Academics

Faculty & Staff

photo of Ester Shapiro

Ester Shapiro, PhD

  • Associate Professor of Psychology, College of Liberal Arts
  • Telephone: 617-287-6360
  • Office Location: McCormack Hall,04,00269

Areas of Expertise

Clinical Psychology; Family Life Cycle Transitions; Family Development

Degrees

PhD, University of Massachusetts Amherst

Additional Information

Office Hours: By appointment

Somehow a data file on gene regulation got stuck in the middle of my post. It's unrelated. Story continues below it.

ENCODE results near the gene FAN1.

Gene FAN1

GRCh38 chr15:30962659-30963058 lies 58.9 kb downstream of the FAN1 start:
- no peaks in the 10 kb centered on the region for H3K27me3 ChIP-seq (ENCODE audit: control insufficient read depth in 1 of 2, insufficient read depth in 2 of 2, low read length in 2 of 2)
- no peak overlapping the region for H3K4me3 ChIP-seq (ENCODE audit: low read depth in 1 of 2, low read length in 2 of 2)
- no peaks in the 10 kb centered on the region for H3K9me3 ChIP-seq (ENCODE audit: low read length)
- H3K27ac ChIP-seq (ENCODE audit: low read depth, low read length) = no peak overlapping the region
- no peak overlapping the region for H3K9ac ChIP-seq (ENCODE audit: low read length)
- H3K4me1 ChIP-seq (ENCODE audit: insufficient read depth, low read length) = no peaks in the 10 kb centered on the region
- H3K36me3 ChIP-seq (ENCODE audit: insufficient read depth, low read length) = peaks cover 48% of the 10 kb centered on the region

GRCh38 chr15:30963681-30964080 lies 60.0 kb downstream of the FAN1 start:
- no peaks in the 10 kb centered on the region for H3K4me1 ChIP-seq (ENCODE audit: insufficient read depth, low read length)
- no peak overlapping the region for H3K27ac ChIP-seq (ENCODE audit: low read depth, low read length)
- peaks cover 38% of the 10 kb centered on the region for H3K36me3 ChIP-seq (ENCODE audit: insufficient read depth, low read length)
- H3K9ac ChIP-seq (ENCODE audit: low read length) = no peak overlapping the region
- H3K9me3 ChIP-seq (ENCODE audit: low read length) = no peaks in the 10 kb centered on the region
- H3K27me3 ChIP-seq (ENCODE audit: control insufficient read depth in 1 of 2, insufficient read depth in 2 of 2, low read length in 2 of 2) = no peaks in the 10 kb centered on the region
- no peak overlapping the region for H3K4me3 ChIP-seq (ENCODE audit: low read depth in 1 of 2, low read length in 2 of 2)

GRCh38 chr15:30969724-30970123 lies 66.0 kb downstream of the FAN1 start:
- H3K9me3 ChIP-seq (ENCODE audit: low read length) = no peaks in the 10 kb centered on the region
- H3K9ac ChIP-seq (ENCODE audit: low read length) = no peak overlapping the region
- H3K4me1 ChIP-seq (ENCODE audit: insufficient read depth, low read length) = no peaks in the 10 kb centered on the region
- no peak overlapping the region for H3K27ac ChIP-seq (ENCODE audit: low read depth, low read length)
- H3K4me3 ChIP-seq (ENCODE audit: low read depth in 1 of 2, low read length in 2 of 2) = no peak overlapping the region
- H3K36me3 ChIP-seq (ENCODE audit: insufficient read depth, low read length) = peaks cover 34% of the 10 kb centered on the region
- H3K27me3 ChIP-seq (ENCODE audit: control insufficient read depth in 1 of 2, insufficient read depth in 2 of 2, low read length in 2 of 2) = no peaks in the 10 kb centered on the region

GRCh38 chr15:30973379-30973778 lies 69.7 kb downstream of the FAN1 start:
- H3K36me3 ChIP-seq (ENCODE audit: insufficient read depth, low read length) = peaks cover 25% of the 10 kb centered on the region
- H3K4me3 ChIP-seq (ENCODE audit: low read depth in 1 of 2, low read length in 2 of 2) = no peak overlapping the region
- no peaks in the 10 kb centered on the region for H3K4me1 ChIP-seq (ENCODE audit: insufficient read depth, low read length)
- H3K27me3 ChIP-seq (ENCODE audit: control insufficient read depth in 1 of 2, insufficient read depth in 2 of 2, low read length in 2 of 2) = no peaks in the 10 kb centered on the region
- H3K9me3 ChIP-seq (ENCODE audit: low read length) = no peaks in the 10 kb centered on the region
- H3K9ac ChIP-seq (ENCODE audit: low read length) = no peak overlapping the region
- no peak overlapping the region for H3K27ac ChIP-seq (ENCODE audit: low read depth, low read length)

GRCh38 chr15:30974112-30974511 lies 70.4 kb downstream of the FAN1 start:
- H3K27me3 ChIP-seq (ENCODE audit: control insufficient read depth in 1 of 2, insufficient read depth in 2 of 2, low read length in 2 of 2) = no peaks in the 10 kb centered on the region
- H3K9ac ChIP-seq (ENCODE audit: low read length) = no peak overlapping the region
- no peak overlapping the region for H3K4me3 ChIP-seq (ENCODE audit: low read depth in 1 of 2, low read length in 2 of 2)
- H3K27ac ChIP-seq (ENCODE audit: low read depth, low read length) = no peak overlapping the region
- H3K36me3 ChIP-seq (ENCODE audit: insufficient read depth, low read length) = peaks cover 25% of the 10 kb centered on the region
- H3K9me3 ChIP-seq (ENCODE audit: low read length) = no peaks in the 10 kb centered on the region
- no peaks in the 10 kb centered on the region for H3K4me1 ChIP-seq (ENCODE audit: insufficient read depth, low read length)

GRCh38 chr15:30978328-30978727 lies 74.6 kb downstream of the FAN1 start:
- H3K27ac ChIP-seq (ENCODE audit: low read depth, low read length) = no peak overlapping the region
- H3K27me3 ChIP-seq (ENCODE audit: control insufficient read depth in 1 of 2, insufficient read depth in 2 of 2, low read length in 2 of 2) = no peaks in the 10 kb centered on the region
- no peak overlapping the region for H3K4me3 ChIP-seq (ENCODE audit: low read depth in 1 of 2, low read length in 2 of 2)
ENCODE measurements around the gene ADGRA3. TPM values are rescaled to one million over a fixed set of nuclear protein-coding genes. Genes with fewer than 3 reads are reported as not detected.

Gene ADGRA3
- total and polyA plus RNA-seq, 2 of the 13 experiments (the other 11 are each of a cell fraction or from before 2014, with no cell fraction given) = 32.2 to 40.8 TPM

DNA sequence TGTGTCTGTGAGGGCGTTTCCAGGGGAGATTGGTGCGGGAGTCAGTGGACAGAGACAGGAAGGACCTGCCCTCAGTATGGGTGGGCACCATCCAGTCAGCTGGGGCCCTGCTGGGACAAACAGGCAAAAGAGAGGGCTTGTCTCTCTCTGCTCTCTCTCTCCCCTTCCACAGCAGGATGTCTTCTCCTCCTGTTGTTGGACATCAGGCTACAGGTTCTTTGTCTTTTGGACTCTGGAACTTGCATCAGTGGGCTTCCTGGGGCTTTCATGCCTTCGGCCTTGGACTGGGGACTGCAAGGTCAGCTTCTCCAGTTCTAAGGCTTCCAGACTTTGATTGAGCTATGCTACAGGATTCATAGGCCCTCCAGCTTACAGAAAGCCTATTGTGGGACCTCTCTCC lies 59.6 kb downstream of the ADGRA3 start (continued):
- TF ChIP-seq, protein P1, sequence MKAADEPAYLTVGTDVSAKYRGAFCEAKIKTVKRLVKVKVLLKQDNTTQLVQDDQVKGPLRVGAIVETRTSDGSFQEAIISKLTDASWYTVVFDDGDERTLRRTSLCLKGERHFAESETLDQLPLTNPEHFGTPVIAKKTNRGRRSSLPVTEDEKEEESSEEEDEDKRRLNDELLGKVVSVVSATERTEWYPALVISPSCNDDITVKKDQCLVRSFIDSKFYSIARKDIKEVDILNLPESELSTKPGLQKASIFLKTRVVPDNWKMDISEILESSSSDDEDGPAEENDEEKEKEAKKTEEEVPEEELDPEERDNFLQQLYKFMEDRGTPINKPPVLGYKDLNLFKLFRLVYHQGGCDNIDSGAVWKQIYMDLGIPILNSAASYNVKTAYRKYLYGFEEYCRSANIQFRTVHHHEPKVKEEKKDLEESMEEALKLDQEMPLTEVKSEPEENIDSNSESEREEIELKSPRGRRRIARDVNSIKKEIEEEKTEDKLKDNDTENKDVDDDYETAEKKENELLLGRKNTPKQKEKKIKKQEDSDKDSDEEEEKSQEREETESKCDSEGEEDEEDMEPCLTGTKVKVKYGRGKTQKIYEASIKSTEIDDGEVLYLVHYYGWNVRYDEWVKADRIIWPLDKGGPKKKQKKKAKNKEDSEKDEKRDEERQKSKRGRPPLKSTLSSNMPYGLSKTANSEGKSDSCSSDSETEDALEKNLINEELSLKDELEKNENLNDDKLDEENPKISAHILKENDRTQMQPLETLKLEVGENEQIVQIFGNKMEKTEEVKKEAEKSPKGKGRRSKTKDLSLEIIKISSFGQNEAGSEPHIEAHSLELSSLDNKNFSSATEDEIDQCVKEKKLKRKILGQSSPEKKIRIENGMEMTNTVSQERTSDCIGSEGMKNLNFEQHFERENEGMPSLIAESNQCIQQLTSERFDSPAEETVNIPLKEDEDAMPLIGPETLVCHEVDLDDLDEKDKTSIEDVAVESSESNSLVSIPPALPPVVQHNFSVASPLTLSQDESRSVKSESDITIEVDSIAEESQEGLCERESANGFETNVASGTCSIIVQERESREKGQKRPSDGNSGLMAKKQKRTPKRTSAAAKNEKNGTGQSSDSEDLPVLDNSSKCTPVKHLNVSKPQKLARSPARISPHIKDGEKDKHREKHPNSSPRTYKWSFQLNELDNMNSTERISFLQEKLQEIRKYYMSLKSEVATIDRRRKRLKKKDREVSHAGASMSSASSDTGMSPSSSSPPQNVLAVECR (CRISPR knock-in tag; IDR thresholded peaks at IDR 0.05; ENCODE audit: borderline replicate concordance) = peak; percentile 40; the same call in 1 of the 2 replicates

Ester Shapiro, PhD (aka Ester Rebeca Shapiro Rok) is Associate Professor of Psychology, University of Massachusetts Boston, Research Associate, Gaston Institute for Latino Research and Public Policy, and directs the Community Engagement Core at UMB’s HORIZON Center, a Center of Excellence in reducing minority health disparities. A Cuban Jewish Eastern European immigrant, she is committed to helping all families make the most of their opportunities for improving life chances even when facing adversity and loss. Her teaching, research and practice applies a cultural and ecosystemic approach to understanding and facilitating positive outcomes during family life cycle transitions by reducing stressors and mobilizing resources linking individual, family and social/community change. She wrote Grief as a Family Process: A Developmental Approach to Clinical Practice (Guilford, 1994; 2nd edition forthcoming) and was Coordinating Editor of Nuestros Cuerpos Nuestras Vidas (Seven Stories 2000), the Spanish transcultural adaptation of Our Bodies, Ourselves. She has published and presented extensively on a sociocultural model of family development, child and adult bereavement as a family process, culture and grief, and designing and evaluating interventions that build resilience among urban, diverse children, adolescents, adults and families. Dr. Shapiro has also published personal narratives about the impact of multiple immigrations on development in her own Cuban Jewish family, and is writing a memoir with recipes. She directs the Health Promotion Research group, which uses ecosystemic models and multi-method research to partner with individuals and communities most directly impacted by social inequality to identify culturally meaningful resources for health promotion, resilience and recovery. Current projects include impact of intensified immigration enforcement and anti-immigrant attitudes on mental health and resource use by immigrants; Mental Health Resources for Success for diverse students at UMass Boston; and community engagement in community-based participatory research (CBPR).